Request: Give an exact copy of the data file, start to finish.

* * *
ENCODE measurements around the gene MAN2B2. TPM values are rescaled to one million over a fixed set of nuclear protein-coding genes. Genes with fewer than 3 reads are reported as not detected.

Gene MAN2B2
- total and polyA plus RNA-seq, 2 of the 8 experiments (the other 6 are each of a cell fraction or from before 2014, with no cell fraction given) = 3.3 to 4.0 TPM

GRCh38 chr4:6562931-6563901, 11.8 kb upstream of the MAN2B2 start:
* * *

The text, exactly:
ENCODE measurements around the gene MAN2B2. TPM values are rescaled to one million over a fixed set of nuclear protein-coding genes. Genes with fewer than 3 reads are reported as not detected.

Gene MAN2B2
- total and polyA plus RNA-seq, 2 of the 8 experiments (the other 6 are each of a cell fraction or from before 2014, with no cell fraction given) = 3.3 to 4.0 TPM

GRCh38 chr4:6562931-6563901, 11.8 kb upstream of the MAN2B2 start: